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Mind 2 Machine 2 Material: Digital Technology and Sculpture Today
This catalogue features eight internationally renowned artists who are connecting their imaginations to the limitless possibilities of 3-D printing and sculpture. Mind 2 Machine 2 Material: Digital Technology and Sculpture Today explores emerging media and digital technologies in fine art at the Northern Arizona University Art Museum.
"3-D printing is more than just a technology, it has more to do with not being bound by any particular practice or even traditional art methods. If you can imagine it, you can create it," says David Van Ness, coordinator of New Media at NAU.
New Media, the term used when artists' aspirations interplay with digital technology is a "conceptual and phonomenological leap that is generating a great deal of interest around the globe," says Dr. George Speer, Director of the NAU Art Museum.
Sculptures in the exhibition range from small to large, light as thread to heavy as bronze, ghost-like human forms created from "glitched" movements, dreamy colorful swirls, thick books with pages of face sculptures, antler-clad beings, curious creatures, and birds with wings that flap when you approach.
Artists include David Van Ness, Tom Burtonwood, Ryan Buyssens, Dan Collins, Nick Ervinck, Sophie Kahn, LIA, and Mary Neubauer.
$35.00 + shipping
Enduring America: Selections from the Collection of Art and Peggy Hittner
The works in this exhibition catalogue include
portraits and genre scenes primarily from the 1930s and early 1940s, with the
subject matter providing an almost diaristic account of ordinary lives in an
extraordinary time. The decade leading up to the Second World War saw the twin
disasters of the Great Depression and the Dustbowl Years, two monumental calamities
that radically altered our nation’s self-perception as a place of endless resources
and limitless opportunity. It is a profound paradox that this same decade — in which
basic survival was often at stake — gave rise to an unprecedented visibility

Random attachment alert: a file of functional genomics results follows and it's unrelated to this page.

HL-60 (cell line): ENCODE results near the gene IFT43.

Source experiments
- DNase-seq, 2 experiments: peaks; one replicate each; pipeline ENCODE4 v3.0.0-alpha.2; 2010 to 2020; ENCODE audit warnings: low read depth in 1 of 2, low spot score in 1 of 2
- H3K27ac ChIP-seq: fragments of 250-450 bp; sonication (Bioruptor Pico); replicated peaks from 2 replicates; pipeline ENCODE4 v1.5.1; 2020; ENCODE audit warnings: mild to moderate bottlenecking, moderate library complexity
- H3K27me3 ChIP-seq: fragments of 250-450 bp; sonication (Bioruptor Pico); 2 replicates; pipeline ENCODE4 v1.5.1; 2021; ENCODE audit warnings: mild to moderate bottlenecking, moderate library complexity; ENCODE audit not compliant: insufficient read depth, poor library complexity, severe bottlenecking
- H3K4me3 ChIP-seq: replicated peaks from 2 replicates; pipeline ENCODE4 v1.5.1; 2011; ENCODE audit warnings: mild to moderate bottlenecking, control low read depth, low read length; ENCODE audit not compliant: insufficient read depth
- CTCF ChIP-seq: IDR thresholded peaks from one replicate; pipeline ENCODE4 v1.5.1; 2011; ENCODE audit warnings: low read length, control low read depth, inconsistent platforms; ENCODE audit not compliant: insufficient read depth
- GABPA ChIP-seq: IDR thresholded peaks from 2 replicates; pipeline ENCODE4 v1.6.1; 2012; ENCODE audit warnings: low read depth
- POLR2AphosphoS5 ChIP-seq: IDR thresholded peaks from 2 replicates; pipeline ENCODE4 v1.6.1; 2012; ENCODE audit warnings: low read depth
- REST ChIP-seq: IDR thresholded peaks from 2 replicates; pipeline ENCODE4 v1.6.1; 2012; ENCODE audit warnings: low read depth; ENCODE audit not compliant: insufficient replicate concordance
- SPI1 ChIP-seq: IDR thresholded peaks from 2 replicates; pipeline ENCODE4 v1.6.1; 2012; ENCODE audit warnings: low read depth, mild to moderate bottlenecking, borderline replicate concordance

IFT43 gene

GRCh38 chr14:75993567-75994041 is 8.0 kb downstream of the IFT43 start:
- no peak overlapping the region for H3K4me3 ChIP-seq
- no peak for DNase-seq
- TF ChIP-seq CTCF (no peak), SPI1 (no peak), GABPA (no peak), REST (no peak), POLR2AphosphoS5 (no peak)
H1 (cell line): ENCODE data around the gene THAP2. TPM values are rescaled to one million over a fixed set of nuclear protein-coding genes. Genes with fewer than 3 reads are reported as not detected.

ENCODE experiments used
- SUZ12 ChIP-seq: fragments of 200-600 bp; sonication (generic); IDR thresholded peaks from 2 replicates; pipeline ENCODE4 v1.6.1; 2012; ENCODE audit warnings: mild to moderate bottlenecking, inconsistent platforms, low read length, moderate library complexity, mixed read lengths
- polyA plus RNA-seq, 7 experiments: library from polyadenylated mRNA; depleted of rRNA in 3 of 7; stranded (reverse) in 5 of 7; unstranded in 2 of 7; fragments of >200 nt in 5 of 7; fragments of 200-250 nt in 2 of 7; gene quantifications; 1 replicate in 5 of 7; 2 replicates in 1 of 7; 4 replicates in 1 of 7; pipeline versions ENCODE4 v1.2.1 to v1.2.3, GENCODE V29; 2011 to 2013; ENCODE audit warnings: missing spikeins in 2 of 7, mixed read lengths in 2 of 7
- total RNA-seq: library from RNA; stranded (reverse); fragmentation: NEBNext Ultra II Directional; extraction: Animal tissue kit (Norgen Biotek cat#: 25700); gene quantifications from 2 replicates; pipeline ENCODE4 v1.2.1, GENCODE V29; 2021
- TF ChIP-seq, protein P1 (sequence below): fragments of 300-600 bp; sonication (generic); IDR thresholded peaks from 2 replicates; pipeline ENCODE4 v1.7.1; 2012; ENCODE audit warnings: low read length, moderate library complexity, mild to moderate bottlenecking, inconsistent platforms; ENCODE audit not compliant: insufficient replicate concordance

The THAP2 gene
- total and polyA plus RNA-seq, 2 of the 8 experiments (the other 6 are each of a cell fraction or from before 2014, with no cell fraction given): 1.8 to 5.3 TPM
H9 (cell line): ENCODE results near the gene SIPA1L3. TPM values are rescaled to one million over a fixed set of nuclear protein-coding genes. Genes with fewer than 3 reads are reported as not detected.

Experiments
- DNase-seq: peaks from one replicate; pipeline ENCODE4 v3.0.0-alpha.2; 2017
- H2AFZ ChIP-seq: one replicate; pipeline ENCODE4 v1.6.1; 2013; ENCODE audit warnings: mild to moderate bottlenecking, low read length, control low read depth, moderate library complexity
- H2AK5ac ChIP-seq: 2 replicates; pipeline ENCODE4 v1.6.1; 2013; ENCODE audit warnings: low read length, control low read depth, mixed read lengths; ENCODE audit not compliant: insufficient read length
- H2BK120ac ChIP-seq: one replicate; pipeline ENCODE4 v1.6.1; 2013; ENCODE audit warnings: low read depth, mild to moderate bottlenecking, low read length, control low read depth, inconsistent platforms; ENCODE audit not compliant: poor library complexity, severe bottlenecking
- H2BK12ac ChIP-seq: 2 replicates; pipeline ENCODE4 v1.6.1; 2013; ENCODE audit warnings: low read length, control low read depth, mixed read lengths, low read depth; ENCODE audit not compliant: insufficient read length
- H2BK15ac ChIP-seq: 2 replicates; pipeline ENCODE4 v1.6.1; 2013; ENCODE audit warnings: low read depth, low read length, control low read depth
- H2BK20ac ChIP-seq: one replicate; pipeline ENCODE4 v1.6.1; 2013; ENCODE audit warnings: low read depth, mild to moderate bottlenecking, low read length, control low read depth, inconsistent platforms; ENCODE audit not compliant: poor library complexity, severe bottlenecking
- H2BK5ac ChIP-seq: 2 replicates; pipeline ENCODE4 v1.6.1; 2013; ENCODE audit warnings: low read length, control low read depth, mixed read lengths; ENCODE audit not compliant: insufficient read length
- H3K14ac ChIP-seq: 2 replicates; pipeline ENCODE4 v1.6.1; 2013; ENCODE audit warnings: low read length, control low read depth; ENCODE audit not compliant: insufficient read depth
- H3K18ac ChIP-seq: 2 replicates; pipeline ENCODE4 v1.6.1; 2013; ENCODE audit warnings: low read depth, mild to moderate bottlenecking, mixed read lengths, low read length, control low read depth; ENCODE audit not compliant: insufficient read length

for American artists and to a sincerely and broadly held belief in
these men and women as vital forces in our collective “recovery.”
“As we, in the twenty-first century,
struggle with the perception that our nation has lost its magical
exceptionalism to forces of globalization, extremism, and climate change, it is
worth noting that this very same fear — the sense that America’s best days were
behind it — shadowed the point-to-point, day-to-day challenges of the 1930s,”
said Museum Director, Dr. George V. Speer. “But what is striking about the paintings
and sculptures in the Hittner Collection is the steady, quiet thrum of optimism
sustained by American artists in the face of hardship.”
$25.00 + shipping
Sherrie Wolf: Historyonics
Wolf self-identifies as a still-life painter, though figures and landscapes also make their way into her artworks. Her oil paintings have recently featured arranged objects, often whimsical and fun, in front of amazing recreations of old master paintings and are known for their smooth surfaces, a result of a fine glazing technique executed with precise brush strokes.
"I am especially moved by the magic of illusion, and drawn to complex layers of activity within a painting. I want to exploit and to reveal, rather than disguise, the fact that art is artifice," said Wolf in her artist statement.
"Ms. Wolf's paintings reveal a deep understanding of European and American art history. Her canvases are beautifully crafted and argue convincingly for the continued relevance of painting in the digital age," said Dr. George Speer, director of the NAU Art Museum. "The Show is called Historyonics because Sherrie's work embraces the dramatic narratives of the masterworks and disrupts them with still life compositions that, in turn, do not 'behave' like still lifes - her arrangements function more as characters and landscapes than as conventional objects in an interior."
$25.00 + shipping